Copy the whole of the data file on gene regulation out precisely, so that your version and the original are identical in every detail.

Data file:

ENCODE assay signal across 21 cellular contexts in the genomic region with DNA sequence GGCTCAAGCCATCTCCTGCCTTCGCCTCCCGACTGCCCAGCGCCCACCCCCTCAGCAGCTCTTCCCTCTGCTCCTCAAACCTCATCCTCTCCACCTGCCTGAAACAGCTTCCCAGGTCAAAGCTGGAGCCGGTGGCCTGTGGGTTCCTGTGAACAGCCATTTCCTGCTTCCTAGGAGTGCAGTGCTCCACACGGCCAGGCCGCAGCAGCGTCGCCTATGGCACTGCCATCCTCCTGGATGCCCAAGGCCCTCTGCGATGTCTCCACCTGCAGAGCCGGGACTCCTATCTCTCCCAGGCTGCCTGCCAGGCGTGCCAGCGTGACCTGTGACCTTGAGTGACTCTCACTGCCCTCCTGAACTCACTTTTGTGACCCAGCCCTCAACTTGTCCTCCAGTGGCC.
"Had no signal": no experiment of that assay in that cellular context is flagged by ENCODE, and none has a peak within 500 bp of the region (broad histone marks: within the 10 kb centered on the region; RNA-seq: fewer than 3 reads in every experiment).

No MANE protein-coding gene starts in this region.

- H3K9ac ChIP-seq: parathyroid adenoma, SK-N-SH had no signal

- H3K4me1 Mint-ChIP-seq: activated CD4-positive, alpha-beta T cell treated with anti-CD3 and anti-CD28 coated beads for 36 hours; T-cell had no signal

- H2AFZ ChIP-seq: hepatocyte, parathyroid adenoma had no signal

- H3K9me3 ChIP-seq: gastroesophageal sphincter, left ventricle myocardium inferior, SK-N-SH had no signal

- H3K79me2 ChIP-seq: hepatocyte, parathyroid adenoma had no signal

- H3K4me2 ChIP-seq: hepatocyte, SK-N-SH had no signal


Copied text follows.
ENCODE assay signal across 21 cellular contexts in the genomic region with DNA sequence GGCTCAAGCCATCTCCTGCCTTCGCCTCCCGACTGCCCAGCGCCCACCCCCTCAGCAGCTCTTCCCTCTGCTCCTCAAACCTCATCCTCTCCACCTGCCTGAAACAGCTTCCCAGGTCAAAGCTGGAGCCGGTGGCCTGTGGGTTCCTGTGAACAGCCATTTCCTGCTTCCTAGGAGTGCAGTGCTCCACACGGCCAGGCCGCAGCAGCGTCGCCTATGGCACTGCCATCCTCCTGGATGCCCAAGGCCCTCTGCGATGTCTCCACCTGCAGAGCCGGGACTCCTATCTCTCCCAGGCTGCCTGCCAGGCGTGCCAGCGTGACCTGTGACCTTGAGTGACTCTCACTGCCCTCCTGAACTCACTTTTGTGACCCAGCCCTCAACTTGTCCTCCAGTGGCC.
"Had no signal": no experiment of that assay in that cellular context is flagged by ENCODE, and none has a peak within 500 bp of the region (broad histone marks: within the 10 kb centered on the region; RNA-seq: fewer than 3 reads in every experiment).

No MANE protein-coding gene starts in this region.

- H3K9ac ChIP-seq: parathyroid adenoma, SK-N-SH had no signal

- H3K4me1 Mint-ChIP-seq: activated CD4-positive, alpha-beta T cell treated with anti-CD3 and anti-CD28 coated beads for 36 hours; T-cell had no signal

- H2AFZ ChIP-seq: hepatocyte, parathyroid adenoma had no signal

- H3K9me3 ChIP-seq: gastroesophageal sphincter, left ventricle myocardium inferior, SK-N-SH had no signal

- H3K79me2 ChIP-seq: hepatocyte, parathyroid adenoma had no signal

- H3K4me2 ChIP-seq: hepatocyte, SK-N-SH had no signal